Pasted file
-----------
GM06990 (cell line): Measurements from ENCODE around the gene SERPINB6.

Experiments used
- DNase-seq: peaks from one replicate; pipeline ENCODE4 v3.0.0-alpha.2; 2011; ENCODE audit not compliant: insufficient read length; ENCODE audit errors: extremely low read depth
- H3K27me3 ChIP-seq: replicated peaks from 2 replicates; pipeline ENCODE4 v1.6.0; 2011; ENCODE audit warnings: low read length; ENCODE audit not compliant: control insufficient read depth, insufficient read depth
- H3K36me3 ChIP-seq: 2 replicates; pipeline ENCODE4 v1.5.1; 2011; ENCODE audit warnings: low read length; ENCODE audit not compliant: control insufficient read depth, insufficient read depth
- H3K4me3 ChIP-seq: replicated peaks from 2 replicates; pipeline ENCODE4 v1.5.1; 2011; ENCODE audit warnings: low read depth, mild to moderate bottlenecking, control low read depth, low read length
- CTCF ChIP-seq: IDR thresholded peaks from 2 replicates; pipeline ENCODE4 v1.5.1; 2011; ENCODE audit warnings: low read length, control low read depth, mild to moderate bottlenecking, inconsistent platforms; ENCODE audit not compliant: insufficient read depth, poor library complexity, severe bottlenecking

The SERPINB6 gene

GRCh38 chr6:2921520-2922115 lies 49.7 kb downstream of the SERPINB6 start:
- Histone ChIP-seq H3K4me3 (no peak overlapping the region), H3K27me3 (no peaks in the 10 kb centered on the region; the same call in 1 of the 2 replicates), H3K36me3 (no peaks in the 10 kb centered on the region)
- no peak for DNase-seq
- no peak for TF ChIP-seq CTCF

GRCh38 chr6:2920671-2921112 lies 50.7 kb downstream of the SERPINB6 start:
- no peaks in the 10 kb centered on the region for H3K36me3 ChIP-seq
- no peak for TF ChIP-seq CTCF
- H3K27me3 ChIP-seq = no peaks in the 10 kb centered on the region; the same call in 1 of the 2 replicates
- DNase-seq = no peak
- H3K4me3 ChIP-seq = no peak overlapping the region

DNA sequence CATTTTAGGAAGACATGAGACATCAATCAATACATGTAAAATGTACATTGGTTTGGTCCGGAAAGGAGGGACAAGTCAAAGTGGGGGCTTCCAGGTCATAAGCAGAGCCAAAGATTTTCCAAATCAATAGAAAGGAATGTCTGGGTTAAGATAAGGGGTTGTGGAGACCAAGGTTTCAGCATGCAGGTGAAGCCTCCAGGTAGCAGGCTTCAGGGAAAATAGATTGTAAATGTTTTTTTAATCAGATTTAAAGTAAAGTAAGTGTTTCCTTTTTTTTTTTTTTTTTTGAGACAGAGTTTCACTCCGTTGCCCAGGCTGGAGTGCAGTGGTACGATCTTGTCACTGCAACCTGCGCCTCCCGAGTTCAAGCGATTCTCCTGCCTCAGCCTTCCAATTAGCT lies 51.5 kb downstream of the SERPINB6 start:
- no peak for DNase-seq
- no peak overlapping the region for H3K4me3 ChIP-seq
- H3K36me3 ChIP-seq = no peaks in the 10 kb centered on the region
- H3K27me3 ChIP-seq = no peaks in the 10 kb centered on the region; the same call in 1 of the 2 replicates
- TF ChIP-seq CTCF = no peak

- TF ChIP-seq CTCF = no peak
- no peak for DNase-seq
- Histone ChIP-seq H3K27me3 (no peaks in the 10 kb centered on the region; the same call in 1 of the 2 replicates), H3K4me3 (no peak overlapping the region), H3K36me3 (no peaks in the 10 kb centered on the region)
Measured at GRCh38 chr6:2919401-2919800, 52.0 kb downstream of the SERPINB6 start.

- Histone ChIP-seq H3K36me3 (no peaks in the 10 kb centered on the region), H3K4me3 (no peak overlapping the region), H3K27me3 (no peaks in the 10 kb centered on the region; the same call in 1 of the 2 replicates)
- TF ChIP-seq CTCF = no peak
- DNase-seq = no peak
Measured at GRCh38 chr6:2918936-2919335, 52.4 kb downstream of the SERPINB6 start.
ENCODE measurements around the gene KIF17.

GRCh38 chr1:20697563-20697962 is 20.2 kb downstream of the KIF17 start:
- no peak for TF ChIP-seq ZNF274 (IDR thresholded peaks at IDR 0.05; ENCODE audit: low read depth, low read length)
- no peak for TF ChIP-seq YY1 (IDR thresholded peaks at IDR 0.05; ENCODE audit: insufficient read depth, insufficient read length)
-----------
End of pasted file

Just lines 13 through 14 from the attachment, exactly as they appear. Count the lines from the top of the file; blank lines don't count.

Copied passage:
GRCh38 chr6:2920671-2921112 lies 50.7 kb downstream of the SERPINB6 start:
- no peaks in the 10 kb centered on the region for H3K36me3 ChIP-seq